Vancouver Mayor Gregor Robertson says Canadian cities are entitled to a space at the table of this month's climate change talks in Paris because they produce a fair bit of pollution and also have ideas for reducing it.
For that reason, Mr. Robertson said Thursday he will be headed to France along with his counterparts from Toronto and Montreal to advance city issues during the global gathering titled the United Nations Framework Convention on Climate Change.
"The vast majority of greenhouse-gas emissions and climate pollution comes from cities around the world," Mr. Robertson told reporters.
"We're hopeful the national leaders are going to make bold commitments in Paris to deal with climate change," he said. "The work will have to happen in cities. Mayors are showing up in force to make sure we're connected to the decisions that are being advanced."
The conference is aimed at developing a binding international climate-change agreement to reduce global warming. Vancouver, which aspires to be the greenest city in the world, also sees a venue for telling a story that includes balancing a reduction in greenhouse gases with economic growth.
Other large Canadian cities said they are not sending their leaders, though some said they are awaiting ideas from the gathering of global leaders.
Ottawa Mayor Jim Watson won't be in France, but "looks forward to speaking with those mayors who do attend upon their return," his spokesperson, Brook Simpson, said in a statement.
Halifax Mayor Mike Savage cannot make the meeting, but is interested in ideas raised at the conference for dealing with climate change in his city.
In a statement, Halifax spokesperson Shaune MacKinlay pointed to rising sea levels and increasingly powerful storms.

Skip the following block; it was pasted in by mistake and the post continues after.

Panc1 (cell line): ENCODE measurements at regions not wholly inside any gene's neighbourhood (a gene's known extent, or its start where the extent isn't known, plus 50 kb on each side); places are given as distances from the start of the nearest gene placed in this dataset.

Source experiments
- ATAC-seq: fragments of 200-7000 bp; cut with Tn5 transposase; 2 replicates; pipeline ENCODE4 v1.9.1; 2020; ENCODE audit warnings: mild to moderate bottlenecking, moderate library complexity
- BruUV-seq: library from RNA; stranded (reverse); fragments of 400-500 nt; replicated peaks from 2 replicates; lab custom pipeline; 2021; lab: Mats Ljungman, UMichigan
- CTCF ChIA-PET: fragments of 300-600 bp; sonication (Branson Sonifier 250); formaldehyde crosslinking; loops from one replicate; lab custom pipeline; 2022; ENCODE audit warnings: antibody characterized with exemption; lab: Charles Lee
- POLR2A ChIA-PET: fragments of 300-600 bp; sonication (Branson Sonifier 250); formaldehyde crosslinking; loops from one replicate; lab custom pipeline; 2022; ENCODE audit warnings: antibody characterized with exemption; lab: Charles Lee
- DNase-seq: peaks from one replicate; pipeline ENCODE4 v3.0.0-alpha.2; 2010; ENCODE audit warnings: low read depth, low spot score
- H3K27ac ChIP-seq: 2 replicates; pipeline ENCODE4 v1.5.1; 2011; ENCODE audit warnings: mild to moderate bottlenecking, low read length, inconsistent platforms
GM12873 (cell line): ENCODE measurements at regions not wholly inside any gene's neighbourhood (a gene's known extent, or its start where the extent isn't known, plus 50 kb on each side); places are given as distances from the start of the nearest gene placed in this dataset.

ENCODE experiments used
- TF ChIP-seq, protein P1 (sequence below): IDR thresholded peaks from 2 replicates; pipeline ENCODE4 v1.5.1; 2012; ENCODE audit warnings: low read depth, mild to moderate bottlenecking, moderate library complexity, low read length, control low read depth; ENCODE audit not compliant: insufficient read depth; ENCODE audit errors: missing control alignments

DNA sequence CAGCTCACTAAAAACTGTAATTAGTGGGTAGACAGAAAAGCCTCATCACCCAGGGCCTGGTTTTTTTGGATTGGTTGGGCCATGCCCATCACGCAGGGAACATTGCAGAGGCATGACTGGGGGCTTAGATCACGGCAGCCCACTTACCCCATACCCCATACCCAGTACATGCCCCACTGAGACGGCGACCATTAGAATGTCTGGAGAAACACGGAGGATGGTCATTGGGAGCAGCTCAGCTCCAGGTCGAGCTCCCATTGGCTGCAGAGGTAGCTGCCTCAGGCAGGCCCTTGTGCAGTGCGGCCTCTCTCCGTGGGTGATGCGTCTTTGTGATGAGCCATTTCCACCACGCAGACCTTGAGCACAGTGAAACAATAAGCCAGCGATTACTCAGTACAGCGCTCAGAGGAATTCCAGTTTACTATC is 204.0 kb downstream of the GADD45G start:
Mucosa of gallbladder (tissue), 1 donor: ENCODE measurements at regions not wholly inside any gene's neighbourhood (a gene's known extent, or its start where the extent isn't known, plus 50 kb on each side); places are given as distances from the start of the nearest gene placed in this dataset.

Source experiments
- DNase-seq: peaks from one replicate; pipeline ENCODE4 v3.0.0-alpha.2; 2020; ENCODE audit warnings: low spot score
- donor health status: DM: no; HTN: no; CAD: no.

Alberta Mayors Naheed Nenshi of Calgary and Don Iveson of Edmonton are also not attending. While Winnipeg's Brian Bowman is not going, Councillor Jenny Gerbasi will be headed to France with the Federation of Canadian Municipalities delegation.
Vancouver's mayor was talking about the conference at a pair of meetings with reporters on Thursday, where he said it will be tricky for Vancouver to be heard at among the buzz of 40,000 delegates from 195 countries – a mix of prime ministers, presidents, and other national and municipal leaders.
But Mr. Robertson said he will be speaking at a number of events, and he expects "people will be tracking us down."
"We're looking at all the various opportunities to speak, to present Vancouver's story," he said.
Vancouver has a key connection to the organization representing Canadian cities unable to attend the meeting. Acting mayor Raymond Louie, a fellow councillor in Mr. Robertson's governing Vision Vancouver party, will attend the conference as president of the Federation of Canadian Municipalities.
The organization will represent all local governments in Canada.
"International climate change objectives to be negotiated in Paris will have to be implemented at the local level, placing municipalities at the forefront of greenhouse gas reductions," Mr. Louie said in an e-mail exchange from Manitoba where he was attending a meeting.
He said he has met with Environment Minister Catherine McKenna, who he said described Canadian cities as "key partners" with the federal government in the talks.
A spokesperson for Ms. McKenna said in an e-mail exchange that she has met with several mayors from across Canada and is committed to working with cities and provinces to reduce emissions.